On Tuesday, Byliner.com opened the full force of its archives, allowing readers to peruse through more than 32,000 longform stories. The effort is the latest attempt to highlight and organise the world of ambitious reporting, excellent essays, and other impressive works of journalism.
The “discovery engine” is “designed to help readers discover and discuss great stories, and become fans of great writers,” Byliner CEO John Tayman told Poynter.org.
(Brilliantly, the Byliner folks listed 15 stories about launching a business in honour of their debut.)
The site focuses on writers, with complex pages designed to highlight all the work of the journalist in question.
The archive is impressive, but the real potential game-changer is the Byliner originals.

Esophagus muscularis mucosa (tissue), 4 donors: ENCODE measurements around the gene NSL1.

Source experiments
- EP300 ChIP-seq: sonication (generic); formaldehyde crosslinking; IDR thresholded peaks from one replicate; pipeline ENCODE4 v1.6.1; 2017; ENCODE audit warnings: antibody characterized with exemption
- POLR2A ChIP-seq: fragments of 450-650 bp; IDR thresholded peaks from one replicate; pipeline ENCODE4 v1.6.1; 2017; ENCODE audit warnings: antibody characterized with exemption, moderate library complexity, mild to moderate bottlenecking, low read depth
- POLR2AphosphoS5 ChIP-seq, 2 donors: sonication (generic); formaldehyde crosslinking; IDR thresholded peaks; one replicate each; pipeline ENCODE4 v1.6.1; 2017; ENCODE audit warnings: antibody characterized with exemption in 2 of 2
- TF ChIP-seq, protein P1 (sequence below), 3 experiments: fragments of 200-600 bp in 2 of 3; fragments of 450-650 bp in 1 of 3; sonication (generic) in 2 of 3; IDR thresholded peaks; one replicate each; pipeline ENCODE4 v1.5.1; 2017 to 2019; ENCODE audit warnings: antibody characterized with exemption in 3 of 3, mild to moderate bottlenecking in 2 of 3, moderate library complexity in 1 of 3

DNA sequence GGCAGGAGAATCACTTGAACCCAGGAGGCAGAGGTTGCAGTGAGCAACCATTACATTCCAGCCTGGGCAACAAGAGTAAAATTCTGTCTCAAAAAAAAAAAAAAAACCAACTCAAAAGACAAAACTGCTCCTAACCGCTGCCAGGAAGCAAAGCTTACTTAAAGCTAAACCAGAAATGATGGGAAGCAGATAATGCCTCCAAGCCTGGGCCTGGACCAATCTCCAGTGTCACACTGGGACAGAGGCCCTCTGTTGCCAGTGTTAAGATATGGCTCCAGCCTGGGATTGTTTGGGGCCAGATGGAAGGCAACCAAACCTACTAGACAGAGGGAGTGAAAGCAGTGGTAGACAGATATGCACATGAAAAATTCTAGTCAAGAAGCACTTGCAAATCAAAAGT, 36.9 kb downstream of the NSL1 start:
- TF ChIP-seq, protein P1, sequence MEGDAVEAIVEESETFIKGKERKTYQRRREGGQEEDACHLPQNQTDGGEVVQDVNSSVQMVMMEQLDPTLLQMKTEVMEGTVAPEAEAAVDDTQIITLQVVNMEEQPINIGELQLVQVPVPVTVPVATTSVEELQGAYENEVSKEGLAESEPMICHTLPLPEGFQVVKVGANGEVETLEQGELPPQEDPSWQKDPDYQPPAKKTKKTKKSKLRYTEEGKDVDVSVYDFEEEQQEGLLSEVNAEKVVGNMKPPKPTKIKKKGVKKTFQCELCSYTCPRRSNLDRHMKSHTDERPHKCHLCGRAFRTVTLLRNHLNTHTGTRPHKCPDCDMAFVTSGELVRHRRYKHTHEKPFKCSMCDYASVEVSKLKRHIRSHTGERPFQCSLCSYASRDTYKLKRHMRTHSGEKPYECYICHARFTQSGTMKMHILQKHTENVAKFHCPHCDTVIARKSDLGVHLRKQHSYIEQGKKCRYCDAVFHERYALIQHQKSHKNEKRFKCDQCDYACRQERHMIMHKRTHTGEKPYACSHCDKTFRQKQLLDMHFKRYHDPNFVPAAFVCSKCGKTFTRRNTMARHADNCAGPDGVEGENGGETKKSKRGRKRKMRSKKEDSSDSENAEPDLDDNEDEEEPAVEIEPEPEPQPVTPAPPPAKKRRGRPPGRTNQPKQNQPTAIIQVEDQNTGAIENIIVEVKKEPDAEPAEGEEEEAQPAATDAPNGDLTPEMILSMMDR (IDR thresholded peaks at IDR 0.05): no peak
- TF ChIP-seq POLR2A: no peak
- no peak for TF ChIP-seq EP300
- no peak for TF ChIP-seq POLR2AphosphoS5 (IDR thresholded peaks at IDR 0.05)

The site also launched two new ones, “I Hope Like Heck,” 50 poems from Sarah Palin‘s emails, and “Planet Killers,” a Tad Friend work about planetary defence, on Tuesday. The stories follow on the heels of John Krakauer’s “Three Cups of Deceit,” William T. Vollman’s “Into the Forbidden Zone,” and a few other offerings.
Byliner pays an assignment fee for the stories and splits revenue derived from sales 50/50 with the author.
“These stories needed more room than a magazine, but they didn’t require the time commitment of a book,” Tayman told Poynter of the 10,000- to 35,000-word pieces.
The goal is to create long works with a quick turnaround time. Vollman was in Japan almost immediately after the earthquakes and the Palin emails just came out last week.
Byliner gives writers the opportunity to pursue these ambitious efforts. Whether the financial model works remains to be seen, but it’s great to see that someone is trying.
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